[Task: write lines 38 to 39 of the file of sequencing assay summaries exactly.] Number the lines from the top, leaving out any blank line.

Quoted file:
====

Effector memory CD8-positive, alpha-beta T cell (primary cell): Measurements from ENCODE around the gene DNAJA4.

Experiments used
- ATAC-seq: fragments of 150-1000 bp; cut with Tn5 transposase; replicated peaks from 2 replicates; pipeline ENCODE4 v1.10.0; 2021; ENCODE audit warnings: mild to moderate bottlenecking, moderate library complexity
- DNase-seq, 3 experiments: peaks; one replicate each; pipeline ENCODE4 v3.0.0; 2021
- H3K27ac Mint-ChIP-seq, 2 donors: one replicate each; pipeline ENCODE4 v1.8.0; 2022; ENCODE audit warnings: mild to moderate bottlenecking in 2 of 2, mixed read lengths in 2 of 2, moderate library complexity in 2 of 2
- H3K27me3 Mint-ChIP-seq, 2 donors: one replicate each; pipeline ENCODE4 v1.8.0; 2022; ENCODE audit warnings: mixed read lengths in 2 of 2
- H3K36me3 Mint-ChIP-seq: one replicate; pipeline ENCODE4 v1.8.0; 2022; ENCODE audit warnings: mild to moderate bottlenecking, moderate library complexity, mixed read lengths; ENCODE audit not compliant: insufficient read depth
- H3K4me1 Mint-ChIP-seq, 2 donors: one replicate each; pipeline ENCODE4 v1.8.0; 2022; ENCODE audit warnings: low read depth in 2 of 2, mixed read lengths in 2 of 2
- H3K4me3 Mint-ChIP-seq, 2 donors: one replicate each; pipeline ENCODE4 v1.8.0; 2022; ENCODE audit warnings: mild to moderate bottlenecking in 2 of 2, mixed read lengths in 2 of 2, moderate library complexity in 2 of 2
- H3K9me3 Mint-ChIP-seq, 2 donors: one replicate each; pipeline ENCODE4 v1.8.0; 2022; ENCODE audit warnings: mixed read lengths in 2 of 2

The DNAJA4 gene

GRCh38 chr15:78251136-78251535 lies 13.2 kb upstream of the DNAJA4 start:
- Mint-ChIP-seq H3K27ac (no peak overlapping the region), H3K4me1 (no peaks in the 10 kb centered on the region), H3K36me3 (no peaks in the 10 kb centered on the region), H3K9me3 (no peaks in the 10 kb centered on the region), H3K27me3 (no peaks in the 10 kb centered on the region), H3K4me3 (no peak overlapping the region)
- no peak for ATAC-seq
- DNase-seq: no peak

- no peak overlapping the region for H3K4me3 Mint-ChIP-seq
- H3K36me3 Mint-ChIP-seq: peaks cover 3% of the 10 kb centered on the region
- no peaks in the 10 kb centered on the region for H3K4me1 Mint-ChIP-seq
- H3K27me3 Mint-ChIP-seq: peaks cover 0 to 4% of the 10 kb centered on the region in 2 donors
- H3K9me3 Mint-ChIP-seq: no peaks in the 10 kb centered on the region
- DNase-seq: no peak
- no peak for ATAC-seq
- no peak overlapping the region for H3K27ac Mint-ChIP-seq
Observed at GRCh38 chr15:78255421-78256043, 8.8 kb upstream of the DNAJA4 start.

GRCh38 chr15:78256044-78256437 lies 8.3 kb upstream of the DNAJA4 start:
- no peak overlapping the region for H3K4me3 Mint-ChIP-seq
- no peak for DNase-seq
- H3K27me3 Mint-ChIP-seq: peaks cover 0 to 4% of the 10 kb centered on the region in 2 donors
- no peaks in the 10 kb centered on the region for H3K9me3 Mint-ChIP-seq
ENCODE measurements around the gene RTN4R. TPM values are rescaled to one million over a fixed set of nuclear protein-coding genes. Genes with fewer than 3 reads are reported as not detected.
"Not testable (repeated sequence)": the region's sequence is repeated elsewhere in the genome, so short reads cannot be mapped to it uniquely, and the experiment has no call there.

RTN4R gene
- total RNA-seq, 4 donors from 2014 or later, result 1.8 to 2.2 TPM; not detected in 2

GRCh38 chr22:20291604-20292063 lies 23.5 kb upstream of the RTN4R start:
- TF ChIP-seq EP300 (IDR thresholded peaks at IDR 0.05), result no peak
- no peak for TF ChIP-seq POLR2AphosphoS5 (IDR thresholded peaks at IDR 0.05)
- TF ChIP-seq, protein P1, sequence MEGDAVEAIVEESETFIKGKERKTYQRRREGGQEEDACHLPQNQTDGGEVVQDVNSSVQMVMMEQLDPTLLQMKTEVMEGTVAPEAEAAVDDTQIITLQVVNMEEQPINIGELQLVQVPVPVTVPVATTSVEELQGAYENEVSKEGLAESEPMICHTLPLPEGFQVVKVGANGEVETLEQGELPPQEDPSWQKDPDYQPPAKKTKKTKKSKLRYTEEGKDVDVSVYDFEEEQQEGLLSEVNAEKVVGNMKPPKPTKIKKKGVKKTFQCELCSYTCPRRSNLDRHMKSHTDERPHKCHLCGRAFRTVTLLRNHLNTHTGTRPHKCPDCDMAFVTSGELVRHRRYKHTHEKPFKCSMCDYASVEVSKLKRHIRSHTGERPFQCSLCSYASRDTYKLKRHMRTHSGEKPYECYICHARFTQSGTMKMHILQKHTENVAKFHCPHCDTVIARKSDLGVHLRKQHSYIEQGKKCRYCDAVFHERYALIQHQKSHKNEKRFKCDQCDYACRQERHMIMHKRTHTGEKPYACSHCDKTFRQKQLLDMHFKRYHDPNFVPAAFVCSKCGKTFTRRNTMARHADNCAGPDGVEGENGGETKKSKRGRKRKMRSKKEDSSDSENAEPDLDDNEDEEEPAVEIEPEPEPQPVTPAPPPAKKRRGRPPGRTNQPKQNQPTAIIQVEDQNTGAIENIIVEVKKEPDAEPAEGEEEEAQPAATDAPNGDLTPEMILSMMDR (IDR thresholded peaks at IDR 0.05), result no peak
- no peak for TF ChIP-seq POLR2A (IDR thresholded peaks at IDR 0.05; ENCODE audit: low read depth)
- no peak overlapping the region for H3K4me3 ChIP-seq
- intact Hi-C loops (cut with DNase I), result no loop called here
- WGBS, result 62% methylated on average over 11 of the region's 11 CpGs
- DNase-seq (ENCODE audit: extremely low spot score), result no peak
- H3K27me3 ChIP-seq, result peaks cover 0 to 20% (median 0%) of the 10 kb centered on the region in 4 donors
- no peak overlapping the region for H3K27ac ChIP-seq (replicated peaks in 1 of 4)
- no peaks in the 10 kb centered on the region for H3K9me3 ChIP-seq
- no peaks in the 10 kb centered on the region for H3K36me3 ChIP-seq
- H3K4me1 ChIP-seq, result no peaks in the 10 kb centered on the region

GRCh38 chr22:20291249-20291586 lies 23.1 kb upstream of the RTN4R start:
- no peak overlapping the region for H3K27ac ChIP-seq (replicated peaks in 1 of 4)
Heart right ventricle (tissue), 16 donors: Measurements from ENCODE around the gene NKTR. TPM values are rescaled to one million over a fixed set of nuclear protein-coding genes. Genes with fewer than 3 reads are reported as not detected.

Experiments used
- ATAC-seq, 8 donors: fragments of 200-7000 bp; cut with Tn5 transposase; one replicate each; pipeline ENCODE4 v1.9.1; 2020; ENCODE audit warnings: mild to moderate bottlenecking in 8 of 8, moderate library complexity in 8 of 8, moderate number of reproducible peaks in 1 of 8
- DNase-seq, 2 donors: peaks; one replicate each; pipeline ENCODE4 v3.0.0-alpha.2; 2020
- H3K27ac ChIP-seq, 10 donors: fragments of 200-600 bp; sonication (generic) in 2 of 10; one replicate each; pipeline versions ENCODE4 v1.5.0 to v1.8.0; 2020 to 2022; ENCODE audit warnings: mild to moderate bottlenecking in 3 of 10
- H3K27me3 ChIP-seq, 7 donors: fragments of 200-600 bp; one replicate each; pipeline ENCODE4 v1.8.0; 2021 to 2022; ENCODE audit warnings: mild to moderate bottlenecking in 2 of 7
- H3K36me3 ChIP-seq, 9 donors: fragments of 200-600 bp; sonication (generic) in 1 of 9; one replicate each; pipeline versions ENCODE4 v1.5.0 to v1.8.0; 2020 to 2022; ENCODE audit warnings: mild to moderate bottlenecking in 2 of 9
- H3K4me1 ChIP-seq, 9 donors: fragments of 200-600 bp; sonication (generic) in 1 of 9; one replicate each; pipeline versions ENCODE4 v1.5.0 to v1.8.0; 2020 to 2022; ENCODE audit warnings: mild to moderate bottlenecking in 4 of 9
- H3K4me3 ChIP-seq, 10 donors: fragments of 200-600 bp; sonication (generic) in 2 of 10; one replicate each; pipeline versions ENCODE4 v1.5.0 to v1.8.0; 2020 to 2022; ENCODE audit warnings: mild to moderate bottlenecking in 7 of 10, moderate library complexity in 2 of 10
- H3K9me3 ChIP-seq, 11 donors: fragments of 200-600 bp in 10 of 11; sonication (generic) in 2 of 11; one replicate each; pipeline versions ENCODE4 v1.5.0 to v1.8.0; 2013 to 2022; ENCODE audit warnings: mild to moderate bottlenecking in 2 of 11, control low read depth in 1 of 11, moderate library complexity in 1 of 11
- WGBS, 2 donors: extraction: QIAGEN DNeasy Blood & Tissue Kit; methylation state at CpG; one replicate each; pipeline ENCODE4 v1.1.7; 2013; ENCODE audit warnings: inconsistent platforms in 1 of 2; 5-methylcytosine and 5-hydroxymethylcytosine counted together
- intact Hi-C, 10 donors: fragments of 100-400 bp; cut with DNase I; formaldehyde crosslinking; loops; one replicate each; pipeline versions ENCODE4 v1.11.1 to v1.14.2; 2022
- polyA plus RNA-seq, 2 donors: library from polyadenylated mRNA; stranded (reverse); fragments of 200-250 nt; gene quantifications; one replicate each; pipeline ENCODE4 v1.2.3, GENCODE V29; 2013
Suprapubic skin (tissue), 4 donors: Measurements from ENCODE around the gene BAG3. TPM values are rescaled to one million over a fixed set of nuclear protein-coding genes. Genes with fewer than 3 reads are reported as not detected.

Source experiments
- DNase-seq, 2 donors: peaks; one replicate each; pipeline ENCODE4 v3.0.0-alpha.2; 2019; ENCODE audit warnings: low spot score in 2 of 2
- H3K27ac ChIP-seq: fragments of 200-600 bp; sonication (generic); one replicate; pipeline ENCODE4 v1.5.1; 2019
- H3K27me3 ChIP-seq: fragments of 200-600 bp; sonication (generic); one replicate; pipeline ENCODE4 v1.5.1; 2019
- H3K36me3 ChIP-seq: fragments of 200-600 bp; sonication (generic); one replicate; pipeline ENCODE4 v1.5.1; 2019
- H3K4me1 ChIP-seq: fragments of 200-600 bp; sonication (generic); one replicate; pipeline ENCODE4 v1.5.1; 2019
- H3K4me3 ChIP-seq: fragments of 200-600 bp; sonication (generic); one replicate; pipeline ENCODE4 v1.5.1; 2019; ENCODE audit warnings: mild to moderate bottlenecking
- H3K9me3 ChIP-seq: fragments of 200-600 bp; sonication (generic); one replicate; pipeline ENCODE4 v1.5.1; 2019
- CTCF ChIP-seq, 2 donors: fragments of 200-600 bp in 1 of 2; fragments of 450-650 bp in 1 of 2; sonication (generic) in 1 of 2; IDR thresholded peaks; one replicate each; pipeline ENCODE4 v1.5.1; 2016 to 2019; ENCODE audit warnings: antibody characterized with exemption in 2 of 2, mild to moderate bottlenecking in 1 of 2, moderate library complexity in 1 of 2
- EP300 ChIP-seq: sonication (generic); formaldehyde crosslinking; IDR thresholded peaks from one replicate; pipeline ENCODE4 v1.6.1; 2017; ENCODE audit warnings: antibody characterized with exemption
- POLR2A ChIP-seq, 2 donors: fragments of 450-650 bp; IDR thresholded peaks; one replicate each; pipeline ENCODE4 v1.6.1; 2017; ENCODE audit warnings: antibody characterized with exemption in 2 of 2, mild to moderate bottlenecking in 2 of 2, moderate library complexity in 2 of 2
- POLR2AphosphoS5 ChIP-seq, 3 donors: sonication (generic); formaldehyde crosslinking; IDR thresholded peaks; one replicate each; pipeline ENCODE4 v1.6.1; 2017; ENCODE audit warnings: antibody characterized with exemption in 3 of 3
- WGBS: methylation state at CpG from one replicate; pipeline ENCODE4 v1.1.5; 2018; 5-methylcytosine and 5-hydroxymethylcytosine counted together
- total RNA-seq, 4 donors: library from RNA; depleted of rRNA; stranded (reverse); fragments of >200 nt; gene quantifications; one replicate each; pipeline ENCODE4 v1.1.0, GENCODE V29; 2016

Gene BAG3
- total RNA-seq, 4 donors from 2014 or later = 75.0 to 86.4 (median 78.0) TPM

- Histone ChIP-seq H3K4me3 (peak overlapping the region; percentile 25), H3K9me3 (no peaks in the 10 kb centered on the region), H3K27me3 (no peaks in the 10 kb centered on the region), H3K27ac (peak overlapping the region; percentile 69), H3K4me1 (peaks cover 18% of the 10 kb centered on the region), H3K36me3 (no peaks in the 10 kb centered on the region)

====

- no peak for TF ChIP-seq POLR2A (IDR thresholded peaks at IDR 0.05; ENCODE audit: low read depth)
- no peak overlapping the region for H3K4me3 ChIP-seq